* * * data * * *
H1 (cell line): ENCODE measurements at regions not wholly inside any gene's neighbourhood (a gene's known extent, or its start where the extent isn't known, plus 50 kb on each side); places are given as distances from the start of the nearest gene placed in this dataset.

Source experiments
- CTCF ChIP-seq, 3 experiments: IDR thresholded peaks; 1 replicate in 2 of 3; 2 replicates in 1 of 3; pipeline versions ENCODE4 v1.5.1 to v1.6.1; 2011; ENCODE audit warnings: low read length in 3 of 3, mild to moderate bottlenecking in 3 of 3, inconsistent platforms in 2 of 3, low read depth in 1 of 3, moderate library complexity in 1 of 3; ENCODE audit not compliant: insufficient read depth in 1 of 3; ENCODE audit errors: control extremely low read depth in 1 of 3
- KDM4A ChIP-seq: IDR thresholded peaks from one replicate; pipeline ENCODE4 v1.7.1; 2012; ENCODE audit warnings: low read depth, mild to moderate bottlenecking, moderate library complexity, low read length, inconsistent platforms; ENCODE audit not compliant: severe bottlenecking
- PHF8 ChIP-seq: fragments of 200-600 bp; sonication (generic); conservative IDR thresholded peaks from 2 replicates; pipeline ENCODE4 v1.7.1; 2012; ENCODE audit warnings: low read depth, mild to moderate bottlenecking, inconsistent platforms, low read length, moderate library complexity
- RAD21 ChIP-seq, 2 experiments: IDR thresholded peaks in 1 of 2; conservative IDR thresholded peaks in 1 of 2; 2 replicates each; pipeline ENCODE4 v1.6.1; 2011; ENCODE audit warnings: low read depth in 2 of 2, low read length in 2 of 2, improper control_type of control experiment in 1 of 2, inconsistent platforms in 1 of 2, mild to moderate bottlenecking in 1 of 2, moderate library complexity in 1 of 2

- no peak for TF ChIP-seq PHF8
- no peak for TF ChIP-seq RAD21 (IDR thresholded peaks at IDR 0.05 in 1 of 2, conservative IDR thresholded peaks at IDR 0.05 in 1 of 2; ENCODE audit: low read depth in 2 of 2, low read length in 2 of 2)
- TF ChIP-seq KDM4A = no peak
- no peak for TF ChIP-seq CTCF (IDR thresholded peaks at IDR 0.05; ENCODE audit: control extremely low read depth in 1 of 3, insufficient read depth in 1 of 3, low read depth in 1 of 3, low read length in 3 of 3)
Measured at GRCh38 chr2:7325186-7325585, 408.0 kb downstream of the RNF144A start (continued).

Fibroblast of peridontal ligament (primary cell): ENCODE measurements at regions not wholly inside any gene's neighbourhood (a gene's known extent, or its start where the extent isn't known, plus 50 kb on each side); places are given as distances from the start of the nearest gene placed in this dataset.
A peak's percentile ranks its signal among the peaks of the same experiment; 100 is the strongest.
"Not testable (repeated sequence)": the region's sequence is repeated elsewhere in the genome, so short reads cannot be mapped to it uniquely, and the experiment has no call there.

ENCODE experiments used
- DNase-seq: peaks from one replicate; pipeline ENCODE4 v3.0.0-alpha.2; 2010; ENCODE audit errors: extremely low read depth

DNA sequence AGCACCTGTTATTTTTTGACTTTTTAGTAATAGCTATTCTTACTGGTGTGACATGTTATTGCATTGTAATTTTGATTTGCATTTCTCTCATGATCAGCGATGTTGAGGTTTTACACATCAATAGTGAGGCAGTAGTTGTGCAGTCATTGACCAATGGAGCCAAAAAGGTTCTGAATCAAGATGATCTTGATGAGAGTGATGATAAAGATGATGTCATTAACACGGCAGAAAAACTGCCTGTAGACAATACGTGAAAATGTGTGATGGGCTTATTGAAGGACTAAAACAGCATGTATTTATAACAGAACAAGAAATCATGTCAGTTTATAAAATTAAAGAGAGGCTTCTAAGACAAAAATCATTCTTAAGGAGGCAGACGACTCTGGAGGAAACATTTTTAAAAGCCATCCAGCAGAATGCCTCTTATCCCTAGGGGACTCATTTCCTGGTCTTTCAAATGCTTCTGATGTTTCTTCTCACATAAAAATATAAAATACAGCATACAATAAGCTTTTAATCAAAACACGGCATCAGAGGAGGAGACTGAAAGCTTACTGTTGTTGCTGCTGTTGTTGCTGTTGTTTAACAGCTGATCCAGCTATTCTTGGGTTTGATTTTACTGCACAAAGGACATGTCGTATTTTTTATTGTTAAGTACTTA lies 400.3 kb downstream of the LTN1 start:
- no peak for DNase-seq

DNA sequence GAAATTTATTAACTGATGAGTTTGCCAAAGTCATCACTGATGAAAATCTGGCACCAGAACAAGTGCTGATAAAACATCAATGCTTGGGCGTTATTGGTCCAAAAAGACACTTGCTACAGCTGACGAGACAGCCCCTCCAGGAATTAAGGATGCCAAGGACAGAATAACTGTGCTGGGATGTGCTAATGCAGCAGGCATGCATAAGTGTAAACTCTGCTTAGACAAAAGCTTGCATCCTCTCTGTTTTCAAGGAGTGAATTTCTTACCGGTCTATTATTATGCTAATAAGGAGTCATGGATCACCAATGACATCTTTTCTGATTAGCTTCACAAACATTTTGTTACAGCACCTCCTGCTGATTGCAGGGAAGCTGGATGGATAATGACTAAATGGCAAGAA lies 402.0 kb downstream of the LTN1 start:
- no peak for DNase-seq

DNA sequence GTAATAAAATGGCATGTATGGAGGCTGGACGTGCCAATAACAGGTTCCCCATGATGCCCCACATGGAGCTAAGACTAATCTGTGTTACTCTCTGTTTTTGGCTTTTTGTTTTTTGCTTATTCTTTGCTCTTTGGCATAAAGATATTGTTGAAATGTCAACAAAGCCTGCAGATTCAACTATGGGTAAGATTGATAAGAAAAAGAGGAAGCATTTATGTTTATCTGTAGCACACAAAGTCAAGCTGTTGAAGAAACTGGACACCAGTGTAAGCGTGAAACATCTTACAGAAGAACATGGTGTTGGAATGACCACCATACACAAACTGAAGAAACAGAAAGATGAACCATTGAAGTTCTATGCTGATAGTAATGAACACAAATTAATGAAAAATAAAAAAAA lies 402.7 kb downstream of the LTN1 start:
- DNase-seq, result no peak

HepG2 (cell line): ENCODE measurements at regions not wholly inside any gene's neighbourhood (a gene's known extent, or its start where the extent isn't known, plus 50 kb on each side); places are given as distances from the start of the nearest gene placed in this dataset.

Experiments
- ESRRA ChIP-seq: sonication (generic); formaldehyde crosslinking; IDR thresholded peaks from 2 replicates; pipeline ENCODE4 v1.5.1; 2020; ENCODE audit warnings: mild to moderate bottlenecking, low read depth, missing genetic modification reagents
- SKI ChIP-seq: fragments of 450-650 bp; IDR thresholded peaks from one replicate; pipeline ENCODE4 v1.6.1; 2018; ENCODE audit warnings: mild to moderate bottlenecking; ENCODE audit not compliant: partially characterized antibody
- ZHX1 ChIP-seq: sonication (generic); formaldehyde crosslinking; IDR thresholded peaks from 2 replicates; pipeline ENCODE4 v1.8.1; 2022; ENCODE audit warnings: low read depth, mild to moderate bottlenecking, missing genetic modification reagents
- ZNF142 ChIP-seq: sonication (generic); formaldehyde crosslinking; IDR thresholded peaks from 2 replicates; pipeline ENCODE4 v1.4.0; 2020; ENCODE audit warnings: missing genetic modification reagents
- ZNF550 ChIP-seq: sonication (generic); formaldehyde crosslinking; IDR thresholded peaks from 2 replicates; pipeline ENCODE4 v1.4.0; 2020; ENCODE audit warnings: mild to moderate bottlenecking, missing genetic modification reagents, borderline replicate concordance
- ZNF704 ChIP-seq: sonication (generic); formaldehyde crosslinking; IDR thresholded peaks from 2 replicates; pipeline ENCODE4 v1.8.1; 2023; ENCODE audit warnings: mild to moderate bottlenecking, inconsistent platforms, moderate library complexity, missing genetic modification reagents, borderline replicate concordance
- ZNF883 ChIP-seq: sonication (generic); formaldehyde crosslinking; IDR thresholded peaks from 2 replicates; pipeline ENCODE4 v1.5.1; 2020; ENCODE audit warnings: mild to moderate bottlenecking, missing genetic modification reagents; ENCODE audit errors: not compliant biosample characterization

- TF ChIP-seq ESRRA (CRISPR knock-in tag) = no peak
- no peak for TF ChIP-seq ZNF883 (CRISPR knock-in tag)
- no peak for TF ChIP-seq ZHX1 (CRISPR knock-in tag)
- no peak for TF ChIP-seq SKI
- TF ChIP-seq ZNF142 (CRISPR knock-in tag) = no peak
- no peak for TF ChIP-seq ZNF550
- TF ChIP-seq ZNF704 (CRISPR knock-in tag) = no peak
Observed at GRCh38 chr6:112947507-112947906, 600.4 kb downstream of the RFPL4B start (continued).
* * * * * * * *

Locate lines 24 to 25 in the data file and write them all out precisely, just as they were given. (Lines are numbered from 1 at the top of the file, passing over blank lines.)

Experiments
- ESRRA ChIP-seq: sonication (generic); formaldehyde crosslinking; IDR thresholded peaks from 2 replicates; pipeline ENCODE4 v1.5.1; 2020; ENCODE audit warnings: mild to moderate bottlenecking, low read depth, missing genetic modification reagents